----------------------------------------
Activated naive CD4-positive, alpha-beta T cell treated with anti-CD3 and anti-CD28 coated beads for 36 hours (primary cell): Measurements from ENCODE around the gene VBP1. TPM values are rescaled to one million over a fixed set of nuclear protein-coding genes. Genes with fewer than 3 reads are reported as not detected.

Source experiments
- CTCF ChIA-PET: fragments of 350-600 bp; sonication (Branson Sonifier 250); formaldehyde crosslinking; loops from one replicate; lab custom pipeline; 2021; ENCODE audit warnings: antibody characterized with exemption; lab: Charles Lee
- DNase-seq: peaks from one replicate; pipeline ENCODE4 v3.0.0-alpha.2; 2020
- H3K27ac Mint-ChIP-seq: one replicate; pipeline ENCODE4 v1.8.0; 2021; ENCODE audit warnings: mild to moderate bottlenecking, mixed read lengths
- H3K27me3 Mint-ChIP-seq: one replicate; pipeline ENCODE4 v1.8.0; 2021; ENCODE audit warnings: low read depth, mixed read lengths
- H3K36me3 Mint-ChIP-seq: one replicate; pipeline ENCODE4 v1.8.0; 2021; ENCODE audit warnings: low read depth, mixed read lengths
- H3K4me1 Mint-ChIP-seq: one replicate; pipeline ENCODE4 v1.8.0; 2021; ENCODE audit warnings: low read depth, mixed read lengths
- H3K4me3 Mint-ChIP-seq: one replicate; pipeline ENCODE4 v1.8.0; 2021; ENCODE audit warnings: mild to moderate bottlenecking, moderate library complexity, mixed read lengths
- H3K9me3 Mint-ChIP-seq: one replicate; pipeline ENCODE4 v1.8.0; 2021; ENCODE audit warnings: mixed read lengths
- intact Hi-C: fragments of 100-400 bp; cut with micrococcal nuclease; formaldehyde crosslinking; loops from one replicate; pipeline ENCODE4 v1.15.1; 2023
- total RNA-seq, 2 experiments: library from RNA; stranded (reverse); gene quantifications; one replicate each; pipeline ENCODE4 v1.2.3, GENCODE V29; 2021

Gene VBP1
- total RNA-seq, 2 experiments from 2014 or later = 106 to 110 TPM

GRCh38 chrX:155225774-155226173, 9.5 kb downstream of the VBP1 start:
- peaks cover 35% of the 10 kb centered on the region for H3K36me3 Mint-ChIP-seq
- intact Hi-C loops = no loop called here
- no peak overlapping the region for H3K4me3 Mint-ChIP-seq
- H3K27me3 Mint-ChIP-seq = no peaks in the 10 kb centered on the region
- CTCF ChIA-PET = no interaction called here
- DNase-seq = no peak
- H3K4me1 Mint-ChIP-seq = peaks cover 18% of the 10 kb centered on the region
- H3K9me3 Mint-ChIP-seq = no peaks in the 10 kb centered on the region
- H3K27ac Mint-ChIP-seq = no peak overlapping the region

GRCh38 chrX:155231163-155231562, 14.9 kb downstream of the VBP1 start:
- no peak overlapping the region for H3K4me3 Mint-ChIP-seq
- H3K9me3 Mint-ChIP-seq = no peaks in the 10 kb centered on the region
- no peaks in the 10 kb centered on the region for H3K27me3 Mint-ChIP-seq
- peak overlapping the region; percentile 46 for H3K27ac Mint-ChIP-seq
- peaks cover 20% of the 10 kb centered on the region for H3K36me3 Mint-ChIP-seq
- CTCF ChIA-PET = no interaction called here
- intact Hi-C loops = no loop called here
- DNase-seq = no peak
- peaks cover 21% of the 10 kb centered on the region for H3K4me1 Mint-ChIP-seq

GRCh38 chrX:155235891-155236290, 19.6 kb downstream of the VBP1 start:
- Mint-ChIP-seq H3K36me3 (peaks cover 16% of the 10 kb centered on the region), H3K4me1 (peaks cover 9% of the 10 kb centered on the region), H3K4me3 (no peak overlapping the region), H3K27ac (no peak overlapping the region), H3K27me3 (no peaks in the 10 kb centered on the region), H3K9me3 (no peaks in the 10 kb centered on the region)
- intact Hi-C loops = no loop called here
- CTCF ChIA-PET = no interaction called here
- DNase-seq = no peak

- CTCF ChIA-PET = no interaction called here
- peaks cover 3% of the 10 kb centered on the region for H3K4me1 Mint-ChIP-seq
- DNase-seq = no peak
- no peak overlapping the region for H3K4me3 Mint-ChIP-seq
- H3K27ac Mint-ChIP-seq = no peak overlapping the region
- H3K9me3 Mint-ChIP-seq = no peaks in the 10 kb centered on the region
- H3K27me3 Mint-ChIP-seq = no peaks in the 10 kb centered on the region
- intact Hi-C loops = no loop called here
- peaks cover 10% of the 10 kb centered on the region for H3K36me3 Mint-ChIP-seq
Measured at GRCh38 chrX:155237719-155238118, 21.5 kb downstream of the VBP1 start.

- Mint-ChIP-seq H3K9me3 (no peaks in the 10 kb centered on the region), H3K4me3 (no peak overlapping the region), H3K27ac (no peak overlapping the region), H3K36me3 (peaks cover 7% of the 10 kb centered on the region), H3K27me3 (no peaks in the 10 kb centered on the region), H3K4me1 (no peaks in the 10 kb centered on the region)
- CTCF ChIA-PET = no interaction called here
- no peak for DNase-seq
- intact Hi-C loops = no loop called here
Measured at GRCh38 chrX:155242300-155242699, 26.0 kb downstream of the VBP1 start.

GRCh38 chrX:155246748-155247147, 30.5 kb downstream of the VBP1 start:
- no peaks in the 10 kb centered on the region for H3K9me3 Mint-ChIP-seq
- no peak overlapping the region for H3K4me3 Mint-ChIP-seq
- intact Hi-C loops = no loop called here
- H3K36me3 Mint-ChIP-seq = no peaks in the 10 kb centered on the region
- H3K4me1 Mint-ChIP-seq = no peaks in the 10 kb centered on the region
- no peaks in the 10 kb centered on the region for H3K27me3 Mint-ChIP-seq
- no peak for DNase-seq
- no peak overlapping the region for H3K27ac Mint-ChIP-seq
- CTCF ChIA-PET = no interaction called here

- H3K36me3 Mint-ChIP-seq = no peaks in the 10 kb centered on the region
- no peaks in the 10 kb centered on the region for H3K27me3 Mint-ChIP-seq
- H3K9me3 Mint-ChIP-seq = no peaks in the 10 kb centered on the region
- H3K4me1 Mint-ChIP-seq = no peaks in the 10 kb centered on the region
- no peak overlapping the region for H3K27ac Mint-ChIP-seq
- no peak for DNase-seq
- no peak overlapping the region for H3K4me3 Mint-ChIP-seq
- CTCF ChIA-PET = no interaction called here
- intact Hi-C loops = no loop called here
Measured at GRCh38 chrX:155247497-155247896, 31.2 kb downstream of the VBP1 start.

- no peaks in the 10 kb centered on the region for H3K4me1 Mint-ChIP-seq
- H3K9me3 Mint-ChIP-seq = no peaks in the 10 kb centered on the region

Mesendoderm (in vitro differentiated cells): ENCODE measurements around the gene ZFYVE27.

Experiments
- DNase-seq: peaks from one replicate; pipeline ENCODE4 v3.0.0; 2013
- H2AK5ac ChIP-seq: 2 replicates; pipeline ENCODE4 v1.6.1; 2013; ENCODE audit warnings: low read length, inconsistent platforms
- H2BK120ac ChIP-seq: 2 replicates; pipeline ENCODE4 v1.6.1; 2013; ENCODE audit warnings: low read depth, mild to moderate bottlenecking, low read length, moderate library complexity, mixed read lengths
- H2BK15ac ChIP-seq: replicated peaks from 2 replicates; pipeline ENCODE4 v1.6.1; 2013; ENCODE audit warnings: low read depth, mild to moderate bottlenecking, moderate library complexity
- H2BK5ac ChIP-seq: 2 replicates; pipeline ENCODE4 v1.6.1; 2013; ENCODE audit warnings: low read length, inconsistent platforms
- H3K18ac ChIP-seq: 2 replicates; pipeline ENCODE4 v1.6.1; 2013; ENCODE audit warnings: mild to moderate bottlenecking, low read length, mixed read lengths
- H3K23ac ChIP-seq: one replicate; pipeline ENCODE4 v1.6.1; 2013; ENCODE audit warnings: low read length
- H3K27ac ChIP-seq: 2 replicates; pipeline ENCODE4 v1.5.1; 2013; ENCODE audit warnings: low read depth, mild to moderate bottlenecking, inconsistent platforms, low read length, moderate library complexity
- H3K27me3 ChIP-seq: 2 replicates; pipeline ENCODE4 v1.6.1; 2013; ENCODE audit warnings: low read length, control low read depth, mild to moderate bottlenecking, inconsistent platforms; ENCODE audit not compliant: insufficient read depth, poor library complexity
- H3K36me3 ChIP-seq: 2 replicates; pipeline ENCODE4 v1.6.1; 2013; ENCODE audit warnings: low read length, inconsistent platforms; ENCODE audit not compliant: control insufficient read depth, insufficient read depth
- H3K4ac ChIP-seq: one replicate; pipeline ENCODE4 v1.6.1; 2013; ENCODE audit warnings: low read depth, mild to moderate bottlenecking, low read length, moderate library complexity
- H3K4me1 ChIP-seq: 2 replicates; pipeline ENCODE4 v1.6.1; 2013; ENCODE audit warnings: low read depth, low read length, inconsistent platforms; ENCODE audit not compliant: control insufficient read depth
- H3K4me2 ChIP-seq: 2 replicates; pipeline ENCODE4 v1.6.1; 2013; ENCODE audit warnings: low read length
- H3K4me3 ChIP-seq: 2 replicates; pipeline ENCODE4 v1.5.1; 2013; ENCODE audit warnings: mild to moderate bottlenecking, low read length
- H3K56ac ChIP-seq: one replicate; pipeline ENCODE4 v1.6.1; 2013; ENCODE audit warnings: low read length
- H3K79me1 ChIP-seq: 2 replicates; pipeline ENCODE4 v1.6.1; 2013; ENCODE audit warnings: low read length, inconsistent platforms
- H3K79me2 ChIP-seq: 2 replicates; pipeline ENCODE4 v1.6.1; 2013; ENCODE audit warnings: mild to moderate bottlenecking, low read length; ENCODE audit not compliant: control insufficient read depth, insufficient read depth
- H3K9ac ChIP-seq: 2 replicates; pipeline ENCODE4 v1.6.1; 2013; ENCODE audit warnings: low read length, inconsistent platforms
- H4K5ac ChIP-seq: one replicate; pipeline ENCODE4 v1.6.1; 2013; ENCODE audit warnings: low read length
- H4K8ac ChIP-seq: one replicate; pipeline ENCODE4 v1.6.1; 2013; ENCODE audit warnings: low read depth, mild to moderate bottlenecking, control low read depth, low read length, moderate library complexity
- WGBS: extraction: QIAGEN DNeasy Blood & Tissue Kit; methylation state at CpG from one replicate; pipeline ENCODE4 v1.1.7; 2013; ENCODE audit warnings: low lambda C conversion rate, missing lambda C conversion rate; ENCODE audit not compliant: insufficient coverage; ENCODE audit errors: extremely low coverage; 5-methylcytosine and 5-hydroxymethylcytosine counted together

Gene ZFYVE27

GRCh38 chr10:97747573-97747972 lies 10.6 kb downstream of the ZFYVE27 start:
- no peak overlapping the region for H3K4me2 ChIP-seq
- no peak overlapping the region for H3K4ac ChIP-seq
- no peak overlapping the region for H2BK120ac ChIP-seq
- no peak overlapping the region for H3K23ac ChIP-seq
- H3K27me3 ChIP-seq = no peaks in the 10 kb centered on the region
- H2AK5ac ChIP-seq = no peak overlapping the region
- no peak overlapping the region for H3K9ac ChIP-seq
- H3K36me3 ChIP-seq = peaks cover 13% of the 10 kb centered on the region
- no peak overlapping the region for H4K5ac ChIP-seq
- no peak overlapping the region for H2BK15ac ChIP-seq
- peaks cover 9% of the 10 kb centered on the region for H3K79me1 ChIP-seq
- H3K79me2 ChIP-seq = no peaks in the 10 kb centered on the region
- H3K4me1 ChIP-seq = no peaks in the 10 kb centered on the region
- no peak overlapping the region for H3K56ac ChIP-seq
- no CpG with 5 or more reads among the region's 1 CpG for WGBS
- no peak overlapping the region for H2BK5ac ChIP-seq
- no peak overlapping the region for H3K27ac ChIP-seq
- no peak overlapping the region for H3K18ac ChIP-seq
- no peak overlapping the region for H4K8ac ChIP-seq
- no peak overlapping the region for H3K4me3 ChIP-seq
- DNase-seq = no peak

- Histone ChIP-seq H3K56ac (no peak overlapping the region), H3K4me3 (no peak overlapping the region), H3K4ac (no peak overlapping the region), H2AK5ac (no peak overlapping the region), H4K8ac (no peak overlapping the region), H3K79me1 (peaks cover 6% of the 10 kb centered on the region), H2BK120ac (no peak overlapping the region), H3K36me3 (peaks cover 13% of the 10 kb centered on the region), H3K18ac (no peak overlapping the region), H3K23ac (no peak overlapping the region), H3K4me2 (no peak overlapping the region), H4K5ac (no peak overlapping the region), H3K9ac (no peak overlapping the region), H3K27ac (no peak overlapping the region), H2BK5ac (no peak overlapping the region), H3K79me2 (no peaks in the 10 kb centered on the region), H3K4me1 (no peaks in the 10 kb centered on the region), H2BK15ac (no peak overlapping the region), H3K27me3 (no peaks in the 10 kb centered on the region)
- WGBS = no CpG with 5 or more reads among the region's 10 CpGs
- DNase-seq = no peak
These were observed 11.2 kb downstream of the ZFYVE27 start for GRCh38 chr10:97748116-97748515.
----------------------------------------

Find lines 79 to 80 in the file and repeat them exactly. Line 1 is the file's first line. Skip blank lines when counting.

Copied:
- DNase-seq: peaks from one replicate; pipeline ENCODE4 v3.0.0; 2013
- H2AK5ac ChIP-seq: 2 replicates; pipeline ENCODE4 v1.6.1; 2013; ENCODE audit warnings: low read length, inconsistent platforms